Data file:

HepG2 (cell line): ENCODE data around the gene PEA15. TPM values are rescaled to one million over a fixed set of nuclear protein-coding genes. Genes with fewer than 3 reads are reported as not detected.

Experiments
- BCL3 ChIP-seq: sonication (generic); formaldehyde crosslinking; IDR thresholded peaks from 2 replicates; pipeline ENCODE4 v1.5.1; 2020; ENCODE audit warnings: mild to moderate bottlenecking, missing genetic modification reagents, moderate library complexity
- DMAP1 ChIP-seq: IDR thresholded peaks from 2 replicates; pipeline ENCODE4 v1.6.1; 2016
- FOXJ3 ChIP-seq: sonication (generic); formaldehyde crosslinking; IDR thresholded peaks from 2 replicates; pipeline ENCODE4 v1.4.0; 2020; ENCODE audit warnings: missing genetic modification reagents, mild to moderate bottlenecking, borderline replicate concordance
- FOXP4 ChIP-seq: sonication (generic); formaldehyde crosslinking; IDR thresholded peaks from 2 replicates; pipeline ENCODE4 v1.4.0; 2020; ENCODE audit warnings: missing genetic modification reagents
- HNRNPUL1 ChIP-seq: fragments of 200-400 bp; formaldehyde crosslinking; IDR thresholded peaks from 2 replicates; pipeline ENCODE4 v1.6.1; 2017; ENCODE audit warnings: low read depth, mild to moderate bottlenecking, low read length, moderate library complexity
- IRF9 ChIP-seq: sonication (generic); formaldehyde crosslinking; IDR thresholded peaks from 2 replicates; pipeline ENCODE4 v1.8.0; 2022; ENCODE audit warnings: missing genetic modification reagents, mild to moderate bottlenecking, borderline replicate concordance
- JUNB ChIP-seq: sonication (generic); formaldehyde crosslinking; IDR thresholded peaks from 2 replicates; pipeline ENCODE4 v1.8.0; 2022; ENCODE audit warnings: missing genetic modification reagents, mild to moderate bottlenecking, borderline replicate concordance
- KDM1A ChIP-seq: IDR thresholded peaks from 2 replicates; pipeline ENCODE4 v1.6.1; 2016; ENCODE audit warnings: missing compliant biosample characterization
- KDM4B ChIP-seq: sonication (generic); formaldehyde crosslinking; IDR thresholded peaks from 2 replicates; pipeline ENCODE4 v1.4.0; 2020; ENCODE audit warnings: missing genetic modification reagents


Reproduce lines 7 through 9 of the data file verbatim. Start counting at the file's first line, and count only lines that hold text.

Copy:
- HNRNPUL1 ChIP-seq: fragments of 200-400 bp; formaldehyde crosslinking; IDR thresholded peaks from 2 replicates; pipeline ENCODE4 v1.6.1; 2017; ENCODE audit warnings: low read depth, mild to moderate bottlenecking, low read length, moderate library complexity
- IRF9 ChIP-seq: sonication (generic); formaldehyde crosslinking; IDR thresholded peaks from 2 replicates; pipeline ENCODE4 v1.8.0; 2022; ENCODE audit warnings: missing genetic modification reagents, mild to moderate bottlenecking, borderline replicate concordance
- JUNB ChIP-seq: sonication (generic); formaldehyde crosslinking; IDR thresholded peaks from 2 replicates; pipeline ENCODE4 v1.8.0; 2022; ENCODE audit warnings: missing genetic modification reagents, mild to moderate bottlenecking, borderline replicate concordance